“The whole world needs to change their philosophy – from ‘living off the land’ to ‘living with land’, says Lincoln University’s Professor Pablo Gregorini.
Recently presenting some of his latest research at the Organic Dairy and Pastoral Group conference in March, Pablo’s topic was ‘Ground-breaking research on powerful tweaks you can make to boost pasture production and quality’.
Argentinian-born, Pablo has an extensive background in ruminant nutrition and foraging ecology, specialising in livestock production systems. His research programmes at Lincoln are re-envisaging grazing animals in New Zealand’s future landscapes.
“Agricultural products reflect the history of landscapes, foodscapes, and agricultural systems, manifested through soil and plant chemistry, and thereby…our health! Ultimately, we are what we eat, eats,” says Pablo.
Both the farmer and the public have questions around ‘going green’, and considering environmental impact, biodiversity, animal welfare and product integrity, says Pablo. “You can’t go green if you are in the red.”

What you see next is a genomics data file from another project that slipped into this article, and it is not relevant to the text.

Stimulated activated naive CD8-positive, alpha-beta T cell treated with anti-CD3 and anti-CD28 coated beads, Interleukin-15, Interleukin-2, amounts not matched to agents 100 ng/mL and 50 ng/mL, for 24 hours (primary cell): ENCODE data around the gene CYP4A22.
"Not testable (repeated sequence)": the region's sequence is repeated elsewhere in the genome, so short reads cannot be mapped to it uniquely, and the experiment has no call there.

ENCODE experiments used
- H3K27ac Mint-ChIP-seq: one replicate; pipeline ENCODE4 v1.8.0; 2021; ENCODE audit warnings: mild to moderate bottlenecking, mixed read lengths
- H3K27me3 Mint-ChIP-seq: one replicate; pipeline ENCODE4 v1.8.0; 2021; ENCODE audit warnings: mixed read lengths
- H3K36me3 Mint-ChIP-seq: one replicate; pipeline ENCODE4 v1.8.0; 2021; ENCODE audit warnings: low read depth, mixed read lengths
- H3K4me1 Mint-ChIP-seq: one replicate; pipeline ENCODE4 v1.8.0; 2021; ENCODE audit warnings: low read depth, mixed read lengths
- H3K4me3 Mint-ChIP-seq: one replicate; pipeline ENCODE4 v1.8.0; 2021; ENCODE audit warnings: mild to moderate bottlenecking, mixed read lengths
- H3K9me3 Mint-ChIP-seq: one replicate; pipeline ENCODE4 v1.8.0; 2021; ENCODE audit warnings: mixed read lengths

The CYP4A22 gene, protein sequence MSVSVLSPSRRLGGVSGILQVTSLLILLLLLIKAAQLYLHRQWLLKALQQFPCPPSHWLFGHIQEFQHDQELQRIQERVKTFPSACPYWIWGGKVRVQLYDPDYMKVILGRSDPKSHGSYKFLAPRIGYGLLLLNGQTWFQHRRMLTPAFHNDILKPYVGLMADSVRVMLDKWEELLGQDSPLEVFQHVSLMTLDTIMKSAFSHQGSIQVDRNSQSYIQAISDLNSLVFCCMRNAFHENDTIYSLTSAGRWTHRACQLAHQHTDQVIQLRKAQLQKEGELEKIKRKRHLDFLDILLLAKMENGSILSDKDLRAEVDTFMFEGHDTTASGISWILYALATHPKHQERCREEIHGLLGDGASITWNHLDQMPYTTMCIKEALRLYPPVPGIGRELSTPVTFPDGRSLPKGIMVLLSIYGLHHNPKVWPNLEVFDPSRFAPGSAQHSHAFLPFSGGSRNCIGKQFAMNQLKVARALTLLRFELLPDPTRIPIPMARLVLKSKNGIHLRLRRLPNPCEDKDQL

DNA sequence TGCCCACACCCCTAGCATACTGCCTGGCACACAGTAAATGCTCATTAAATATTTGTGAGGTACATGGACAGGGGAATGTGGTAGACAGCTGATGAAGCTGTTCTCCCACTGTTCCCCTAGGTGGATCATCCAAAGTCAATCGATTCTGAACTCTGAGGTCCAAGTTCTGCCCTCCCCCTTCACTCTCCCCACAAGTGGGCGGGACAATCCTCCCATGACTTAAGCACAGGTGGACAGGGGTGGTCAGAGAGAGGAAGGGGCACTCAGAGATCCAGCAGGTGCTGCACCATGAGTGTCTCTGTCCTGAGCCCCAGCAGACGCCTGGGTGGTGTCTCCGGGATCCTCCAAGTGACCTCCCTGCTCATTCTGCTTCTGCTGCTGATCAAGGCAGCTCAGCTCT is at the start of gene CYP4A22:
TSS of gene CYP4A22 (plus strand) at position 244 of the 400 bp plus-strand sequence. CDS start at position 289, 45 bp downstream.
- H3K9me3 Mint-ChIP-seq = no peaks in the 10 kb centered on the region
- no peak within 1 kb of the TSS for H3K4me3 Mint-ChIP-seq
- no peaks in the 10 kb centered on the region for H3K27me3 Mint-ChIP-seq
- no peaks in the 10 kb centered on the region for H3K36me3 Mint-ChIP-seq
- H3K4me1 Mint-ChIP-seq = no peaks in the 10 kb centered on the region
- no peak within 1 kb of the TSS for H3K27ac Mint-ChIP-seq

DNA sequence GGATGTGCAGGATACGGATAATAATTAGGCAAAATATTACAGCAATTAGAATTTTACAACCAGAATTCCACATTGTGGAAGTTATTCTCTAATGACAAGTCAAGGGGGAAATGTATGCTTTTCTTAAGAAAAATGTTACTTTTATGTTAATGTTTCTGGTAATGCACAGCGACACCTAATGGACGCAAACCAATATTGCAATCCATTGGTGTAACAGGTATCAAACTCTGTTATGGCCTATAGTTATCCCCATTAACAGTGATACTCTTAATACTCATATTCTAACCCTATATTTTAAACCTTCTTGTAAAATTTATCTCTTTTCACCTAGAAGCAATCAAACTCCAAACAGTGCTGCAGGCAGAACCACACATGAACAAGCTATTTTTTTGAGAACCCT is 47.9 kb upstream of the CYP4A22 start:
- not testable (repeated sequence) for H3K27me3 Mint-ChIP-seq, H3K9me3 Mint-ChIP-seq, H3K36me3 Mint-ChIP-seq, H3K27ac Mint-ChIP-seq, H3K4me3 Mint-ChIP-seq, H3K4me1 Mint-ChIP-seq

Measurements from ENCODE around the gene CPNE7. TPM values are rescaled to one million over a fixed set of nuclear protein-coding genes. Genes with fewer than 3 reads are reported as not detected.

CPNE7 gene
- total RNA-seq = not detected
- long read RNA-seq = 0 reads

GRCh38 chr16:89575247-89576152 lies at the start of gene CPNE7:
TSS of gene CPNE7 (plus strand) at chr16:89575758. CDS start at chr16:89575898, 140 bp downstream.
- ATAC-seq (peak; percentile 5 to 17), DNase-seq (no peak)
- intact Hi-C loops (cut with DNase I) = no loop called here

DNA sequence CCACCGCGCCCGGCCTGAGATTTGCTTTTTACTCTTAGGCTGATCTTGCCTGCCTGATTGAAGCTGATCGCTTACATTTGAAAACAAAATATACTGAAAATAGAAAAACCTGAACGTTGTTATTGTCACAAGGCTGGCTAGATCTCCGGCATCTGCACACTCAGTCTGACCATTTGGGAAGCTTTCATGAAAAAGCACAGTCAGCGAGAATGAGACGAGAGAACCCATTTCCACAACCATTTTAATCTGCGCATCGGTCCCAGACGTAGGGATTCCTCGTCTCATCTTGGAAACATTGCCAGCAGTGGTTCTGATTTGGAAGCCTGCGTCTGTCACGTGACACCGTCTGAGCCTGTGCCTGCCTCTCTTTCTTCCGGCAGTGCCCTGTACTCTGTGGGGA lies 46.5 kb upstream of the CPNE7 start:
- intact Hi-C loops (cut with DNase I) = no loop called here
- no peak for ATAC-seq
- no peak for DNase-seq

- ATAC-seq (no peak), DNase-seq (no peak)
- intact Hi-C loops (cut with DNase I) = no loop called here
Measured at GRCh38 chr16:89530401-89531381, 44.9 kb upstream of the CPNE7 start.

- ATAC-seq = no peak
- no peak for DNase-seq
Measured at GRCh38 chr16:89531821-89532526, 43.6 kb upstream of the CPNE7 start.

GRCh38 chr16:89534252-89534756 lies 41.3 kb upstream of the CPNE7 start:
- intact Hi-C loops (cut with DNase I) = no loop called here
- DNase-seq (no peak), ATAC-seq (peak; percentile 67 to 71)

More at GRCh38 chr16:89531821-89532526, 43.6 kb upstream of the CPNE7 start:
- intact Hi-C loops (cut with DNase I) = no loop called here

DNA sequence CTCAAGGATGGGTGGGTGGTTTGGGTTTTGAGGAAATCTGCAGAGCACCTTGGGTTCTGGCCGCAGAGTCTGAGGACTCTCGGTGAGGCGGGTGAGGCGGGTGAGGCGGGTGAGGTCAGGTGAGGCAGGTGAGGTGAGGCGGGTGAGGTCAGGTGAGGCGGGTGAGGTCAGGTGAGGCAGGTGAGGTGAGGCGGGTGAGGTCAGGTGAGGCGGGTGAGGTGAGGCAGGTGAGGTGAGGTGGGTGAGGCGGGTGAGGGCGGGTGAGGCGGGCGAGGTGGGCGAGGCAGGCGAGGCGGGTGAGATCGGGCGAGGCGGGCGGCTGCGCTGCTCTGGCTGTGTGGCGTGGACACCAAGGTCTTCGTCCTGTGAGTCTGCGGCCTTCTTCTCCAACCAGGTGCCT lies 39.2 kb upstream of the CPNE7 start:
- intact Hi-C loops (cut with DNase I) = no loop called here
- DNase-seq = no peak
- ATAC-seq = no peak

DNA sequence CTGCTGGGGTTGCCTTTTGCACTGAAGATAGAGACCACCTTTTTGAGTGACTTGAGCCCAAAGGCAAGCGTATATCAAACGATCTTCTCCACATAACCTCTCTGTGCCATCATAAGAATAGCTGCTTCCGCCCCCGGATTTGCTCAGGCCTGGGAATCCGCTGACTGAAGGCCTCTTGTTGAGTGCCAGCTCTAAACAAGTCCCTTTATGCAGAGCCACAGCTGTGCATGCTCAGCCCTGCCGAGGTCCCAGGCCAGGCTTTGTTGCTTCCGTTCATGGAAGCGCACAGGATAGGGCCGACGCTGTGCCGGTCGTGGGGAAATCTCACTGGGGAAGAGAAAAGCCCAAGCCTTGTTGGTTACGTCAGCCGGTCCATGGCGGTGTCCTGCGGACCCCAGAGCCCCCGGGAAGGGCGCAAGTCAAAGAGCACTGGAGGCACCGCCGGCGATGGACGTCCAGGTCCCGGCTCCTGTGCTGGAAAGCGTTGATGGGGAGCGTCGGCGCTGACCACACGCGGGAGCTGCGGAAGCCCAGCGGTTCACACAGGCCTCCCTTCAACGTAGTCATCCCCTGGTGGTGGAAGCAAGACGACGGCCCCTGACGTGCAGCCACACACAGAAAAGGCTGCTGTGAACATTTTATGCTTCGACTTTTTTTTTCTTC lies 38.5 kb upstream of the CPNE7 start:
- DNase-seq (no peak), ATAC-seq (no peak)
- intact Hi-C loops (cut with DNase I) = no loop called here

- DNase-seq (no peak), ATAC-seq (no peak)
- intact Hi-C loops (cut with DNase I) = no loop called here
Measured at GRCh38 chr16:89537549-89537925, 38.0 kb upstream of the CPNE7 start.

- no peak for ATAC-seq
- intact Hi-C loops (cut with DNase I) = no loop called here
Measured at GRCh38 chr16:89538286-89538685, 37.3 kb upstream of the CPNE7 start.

But he believes science should not look for ‘silver bullets’, and more emphasis should be put on systemic practices, and “to start linking ecological processes with ecosystem health”.
“It’s like solving the Rubik cube...if you focus on one single side, you’ll never win the game. We need to focus on all part of the systems – all sides of the cube – at the same time. The main thing is not to win the game though…rather keep playing!”
Diversity and variety of diets, an animal’s personality and emotions, the link between ingestion, digestion and excretion, and transgenerational links, have all been part of his recent field of research. No single forage has the perfect balance of nutrients, and herbivores need diversity at a pasture and whole-landscape level.
“Farmers are like a chef, designing menus for their animals, and have the power to please and influence their ‘diners’ at both meal and daily menu level.”
Pablo envisages a more holistic approach to manage grazing based on recent advances in the understanding of the nutritional ecology of grazing animals, and proposes management practices that may enable pastoral livestock production systems to evolve continually as complex creative systems.
Mitigating the impacts of people in the Anthropocene – viewed as the period during which human activity has been the dominant influence on climate and the environment – can be enabled through diet to improve human and environmental health.
But Pablo says that will require profound changes in society. People will have to learn we are members of nature’s communities.
“What we do to them, we do to ourselves. Only by nurturing them can we nurture ourselves.”